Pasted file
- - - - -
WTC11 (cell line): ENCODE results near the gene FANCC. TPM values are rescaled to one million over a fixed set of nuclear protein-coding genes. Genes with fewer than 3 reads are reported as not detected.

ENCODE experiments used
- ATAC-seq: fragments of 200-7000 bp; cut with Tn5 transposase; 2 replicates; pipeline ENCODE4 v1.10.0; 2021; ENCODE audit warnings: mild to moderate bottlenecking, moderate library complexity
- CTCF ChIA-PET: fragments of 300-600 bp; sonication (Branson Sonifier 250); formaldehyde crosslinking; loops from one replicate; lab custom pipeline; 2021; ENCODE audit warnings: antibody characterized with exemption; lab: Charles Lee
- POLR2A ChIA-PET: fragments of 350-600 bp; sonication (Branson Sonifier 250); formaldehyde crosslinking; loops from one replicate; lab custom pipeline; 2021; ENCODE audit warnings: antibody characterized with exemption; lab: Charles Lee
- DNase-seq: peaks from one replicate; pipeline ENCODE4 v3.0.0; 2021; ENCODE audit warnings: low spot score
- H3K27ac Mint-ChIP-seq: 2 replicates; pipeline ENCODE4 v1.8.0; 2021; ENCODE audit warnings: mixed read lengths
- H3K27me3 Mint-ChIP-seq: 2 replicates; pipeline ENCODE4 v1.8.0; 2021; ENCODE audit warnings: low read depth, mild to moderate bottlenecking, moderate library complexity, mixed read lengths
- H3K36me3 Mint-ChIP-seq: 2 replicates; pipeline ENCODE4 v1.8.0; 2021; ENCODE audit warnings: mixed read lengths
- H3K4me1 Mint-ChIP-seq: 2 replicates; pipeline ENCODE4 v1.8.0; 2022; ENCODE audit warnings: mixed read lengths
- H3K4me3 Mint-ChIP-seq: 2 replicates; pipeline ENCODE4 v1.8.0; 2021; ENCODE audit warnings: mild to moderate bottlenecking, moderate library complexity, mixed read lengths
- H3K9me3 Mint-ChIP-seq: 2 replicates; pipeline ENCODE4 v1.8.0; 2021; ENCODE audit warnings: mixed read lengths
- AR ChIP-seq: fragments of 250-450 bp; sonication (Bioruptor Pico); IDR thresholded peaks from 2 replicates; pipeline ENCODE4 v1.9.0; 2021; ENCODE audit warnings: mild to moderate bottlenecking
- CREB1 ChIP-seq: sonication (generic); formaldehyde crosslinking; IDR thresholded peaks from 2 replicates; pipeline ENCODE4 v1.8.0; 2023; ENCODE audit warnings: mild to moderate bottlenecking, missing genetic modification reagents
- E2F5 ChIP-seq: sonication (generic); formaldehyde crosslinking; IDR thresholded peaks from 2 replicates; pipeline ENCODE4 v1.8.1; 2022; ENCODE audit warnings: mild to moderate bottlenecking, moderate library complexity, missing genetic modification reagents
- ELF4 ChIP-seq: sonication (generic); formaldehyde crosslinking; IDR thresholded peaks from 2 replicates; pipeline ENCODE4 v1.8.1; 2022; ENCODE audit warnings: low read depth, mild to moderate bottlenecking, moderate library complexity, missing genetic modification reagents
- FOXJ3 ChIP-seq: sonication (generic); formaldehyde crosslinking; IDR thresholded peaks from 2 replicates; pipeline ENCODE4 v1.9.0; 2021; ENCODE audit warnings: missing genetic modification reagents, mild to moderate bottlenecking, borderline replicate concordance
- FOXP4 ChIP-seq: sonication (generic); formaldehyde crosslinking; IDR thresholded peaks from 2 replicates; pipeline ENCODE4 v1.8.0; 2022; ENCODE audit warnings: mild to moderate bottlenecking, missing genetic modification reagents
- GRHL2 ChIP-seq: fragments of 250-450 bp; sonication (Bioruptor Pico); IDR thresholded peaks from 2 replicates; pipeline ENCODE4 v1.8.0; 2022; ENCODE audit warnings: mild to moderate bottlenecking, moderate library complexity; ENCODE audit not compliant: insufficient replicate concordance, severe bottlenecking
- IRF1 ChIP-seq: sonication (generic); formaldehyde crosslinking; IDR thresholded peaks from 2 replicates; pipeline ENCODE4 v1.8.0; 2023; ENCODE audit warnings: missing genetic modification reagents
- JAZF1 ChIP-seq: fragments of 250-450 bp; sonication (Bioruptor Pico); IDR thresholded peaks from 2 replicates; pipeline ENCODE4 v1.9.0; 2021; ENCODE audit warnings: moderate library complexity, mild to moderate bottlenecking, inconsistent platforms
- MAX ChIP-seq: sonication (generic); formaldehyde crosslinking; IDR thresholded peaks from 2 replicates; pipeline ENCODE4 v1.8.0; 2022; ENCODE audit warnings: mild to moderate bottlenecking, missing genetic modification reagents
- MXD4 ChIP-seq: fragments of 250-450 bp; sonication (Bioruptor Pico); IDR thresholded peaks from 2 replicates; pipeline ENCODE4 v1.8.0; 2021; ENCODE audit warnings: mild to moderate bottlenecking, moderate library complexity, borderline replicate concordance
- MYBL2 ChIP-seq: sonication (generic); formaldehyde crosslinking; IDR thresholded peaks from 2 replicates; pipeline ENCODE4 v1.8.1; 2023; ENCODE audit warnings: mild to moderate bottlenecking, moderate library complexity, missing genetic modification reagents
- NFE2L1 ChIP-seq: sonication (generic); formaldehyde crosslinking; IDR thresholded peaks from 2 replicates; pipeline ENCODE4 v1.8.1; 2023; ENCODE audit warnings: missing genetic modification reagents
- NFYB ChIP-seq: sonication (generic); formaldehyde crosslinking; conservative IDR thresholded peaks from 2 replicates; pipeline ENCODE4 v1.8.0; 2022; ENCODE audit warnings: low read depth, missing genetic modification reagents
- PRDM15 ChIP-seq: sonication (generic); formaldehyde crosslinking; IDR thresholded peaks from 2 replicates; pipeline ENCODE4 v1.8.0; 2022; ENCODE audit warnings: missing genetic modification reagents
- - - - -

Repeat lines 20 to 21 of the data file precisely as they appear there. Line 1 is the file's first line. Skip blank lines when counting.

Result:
- IRF1 ChIP-seq: sonication (generic); formaldehyde crosslinking; IDR thresholded peaks from 2 replicates; pipeline ENCODE4 v1.8.0; 2023; ENCODE audit warnings: missing genetic modification reagents
- JAZF1 ChIP-seq: fragments of 250-450 bp; sonication (Bioruptor Pico); IDR thresholded peaks from 2 replicates; pipeline ENCODE4 v1.9.0; 2021; ENCODE audit warnings: moderate library complexity, mild to moderate bottlenecking, inconsistent platforms